Like the normal weather forecast conditions for how the ionosphere will be can be forecasted as well, but of course with the same limitations when it comes to accuracy!
We have propagation forecasts for different time periods available here: https://storadio.aero/propagation/
The HF radio signal can be used both in the direct line of sight and to some distance beyond the horizon (ground wave zone), as well as after bouncing between the ionosphere and the earth one or more times.
One factor to remember when it comes to the radio signals bouncing is the “skip zones”, or ”dead zones”. From the position of the transmitter the signal bounces in the ionosphere at different angles, therefore the receiver position can be between the bounce areas (skywave zones) on the ground. This is the skip zone, and in this area, you can´t receive the radio signal. One way of countering this -at least a little bit- is to change frequency. This allows the radio signal to use a different layer in the ionosphere and by that changing the angle a bit and thus at least altering the skip zone to a slightly different area.
Think of it like a billiard ball bouncing at a certain angle, and when you change frequency, you change the angle of which the billiard ball hits the cushion.
All this can be summed up in another most basic rule of thumb:
The higher the sun, the higher the frequency.
The usage of HF is somewhat different from how VHF is used by aircrew.
Primary difference is that the HF users have many more degrees of freedom compared to
VHF. When VHF is used, it is merely necessary to ensure that the proper frequency is set on the VHF radio, and that your aircraft is within the coverage area of the station you wish to contact.
At cruising altitudes, this is easily determined from a simple mental calculation or from experience, and the shapes and sizes of the coverage areas are very stable and consistent.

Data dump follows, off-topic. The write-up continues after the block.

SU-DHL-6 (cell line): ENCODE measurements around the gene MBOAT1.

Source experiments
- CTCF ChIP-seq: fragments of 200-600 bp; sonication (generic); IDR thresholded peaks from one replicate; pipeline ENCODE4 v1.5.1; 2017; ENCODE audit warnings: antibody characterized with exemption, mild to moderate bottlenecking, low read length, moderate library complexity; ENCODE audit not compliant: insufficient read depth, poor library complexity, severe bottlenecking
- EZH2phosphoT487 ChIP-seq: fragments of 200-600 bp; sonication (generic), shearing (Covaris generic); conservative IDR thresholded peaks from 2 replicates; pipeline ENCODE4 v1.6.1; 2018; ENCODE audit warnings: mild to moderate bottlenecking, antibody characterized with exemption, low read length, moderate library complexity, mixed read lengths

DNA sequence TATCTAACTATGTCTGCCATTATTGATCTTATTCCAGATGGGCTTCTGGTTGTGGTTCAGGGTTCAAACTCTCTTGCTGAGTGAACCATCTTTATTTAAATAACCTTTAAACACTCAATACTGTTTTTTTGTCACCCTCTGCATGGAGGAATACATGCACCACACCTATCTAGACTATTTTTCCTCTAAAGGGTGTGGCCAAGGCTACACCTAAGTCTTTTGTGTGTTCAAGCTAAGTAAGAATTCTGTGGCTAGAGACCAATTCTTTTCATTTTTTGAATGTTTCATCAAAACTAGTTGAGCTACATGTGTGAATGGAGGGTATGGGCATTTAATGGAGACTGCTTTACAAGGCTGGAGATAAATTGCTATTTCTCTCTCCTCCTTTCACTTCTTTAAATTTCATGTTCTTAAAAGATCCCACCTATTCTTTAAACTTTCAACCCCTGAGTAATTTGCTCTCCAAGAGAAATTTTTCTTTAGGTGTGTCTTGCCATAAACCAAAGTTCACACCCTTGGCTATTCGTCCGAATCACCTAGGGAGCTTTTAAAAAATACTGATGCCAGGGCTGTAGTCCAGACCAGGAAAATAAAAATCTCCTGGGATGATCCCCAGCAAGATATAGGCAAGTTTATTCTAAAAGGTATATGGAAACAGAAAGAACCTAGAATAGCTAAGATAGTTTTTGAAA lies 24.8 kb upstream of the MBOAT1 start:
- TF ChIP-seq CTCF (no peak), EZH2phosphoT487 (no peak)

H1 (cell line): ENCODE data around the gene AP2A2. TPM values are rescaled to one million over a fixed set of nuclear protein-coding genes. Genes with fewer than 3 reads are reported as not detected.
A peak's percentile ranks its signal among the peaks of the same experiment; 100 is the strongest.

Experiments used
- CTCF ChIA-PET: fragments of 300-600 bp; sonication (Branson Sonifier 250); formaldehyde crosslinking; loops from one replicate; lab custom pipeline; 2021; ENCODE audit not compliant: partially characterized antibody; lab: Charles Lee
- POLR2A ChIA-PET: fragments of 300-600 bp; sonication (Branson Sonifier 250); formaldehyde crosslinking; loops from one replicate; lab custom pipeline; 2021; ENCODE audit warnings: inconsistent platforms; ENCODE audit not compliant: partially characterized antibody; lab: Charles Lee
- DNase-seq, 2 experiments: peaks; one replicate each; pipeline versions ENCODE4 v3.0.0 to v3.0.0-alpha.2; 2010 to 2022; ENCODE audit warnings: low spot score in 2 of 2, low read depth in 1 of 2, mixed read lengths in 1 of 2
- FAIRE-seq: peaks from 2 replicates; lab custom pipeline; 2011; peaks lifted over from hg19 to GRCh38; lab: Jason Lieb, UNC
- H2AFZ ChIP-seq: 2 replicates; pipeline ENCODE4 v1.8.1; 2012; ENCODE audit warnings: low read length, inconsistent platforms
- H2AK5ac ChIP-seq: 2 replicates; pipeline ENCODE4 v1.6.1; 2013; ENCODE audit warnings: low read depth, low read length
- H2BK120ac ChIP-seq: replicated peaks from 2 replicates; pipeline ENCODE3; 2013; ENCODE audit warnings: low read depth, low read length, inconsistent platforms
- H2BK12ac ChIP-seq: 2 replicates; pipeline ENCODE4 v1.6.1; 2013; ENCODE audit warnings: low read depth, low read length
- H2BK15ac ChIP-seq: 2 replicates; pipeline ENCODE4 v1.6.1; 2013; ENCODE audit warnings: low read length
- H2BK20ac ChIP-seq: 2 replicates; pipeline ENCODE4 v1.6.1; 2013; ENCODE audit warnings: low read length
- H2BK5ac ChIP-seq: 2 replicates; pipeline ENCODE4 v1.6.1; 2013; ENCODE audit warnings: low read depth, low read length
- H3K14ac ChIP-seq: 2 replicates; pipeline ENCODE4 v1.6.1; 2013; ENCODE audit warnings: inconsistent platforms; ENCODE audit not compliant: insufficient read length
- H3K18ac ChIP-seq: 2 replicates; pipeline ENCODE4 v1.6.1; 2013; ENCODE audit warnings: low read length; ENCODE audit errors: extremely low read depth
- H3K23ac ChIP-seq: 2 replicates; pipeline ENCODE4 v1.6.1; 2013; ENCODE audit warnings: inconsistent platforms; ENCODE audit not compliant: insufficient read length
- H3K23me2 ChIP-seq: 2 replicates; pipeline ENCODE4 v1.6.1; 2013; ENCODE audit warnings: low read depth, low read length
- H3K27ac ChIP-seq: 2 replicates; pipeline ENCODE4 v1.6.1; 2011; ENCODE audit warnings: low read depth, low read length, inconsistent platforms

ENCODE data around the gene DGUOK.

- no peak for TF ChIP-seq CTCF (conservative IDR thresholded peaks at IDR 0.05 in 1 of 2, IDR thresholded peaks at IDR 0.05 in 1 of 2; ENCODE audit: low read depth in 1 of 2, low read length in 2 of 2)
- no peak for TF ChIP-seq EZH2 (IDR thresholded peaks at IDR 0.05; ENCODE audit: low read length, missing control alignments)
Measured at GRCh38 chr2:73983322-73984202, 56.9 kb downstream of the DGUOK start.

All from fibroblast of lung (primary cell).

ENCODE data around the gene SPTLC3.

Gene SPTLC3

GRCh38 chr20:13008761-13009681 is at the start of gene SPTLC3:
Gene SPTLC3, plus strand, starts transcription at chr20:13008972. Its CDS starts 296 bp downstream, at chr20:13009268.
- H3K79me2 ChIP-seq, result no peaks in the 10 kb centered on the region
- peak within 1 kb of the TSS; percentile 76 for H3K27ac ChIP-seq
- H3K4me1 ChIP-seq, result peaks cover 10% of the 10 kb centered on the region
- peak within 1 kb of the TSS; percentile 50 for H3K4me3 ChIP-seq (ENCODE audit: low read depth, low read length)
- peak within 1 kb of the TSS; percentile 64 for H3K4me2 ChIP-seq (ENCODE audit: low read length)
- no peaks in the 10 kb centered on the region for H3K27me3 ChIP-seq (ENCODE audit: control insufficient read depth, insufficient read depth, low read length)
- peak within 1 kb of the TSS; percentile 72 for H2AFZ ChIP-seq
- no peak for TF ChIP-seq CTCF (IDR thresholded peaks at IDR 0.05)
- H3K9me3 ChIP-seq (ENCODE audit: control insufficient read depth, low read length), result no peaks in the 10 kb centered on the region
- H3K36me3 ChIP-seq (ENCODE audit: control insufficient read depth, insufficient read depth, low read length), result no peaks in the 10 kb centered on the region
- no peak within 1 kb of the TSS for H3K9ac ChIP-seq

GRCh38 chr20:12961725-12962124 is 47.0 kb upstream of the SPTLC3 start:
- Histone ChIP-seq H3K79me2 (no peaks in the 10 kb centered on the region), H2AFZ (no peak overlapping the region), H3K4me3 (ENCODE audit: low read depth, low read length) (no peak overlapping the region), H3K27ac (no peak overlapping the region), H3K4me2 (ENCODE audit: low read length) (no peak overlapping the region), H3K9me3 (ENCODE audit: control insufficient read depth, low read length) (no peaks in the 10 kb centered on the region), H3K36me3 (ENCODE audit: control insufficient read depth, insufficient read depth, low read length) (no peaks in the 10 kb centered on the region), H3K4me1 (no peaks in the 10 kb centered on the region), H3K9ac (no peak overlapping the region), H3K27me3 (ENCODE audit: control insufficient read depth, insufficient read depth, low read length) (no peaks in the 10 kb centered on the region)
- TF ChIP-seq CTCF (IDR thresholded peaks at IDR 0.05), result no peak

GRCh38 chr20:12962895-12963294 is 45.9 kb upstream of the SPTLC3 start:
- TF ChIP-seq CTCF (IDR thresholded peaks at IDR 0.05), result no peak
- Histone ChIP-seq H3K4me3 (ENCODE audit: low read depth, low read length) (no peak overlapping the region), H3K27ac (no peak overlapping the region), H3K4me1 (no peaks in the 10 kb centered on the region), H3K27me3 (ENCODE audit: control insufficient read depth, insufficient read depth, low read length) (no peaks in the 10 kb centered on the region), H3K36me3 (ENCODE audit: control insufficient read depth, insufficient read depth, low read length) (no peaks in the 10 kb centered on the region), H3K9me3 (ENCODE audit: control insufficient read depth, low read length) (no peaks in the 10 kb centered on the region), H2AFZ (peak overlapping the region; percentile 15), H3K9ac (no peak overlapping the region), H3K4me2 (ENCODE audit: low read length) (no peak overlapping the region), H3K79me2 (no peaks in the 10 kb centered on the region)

When calling on VHF, success is assured as long as the right frequency is entered and a
listening watch is kept.
HF has many more possible combinations.
- Firstly, the frequency used for calling has to be chosen either from observations, predictions or from experience.
- Secondly, the watch-keeping stations need to have directional antennas pointed in your direction.
- Thirdly their received signal level might vary considerably as the state of the ionosphere is varying.
All taken together, it takes some more understanding and patience to make an HF contact. The best way is to first select the calling frequency according to either predictions, experience or the combined rule-of-thumb:
- Short distance and darkness – lower frequencies
- Long distance and daylight – higher frequencies.
Then make a call and wait a few seconds for a reply. If no reply, repeat the call first on the original frequency, and then on the next lower or next higher calling frequency.
A supplemental aid is to use VOLMET transmissions on HF to first find out what frequency range is working best for your -particular location.
Be prepared to find HF communication quality to be somewhat varying, as it covers distances and coverage areas many times larger than VHF and uses a medium which varies with season and time-of-day.
Finally, nothing can replace actual experience of HF use. Make radio checks and calls on HF when opportunity arises, as it keeps your operating knowledge current. Remember, the HF ground station crews are there to assist you, so enlist their help with communications whenever necessary.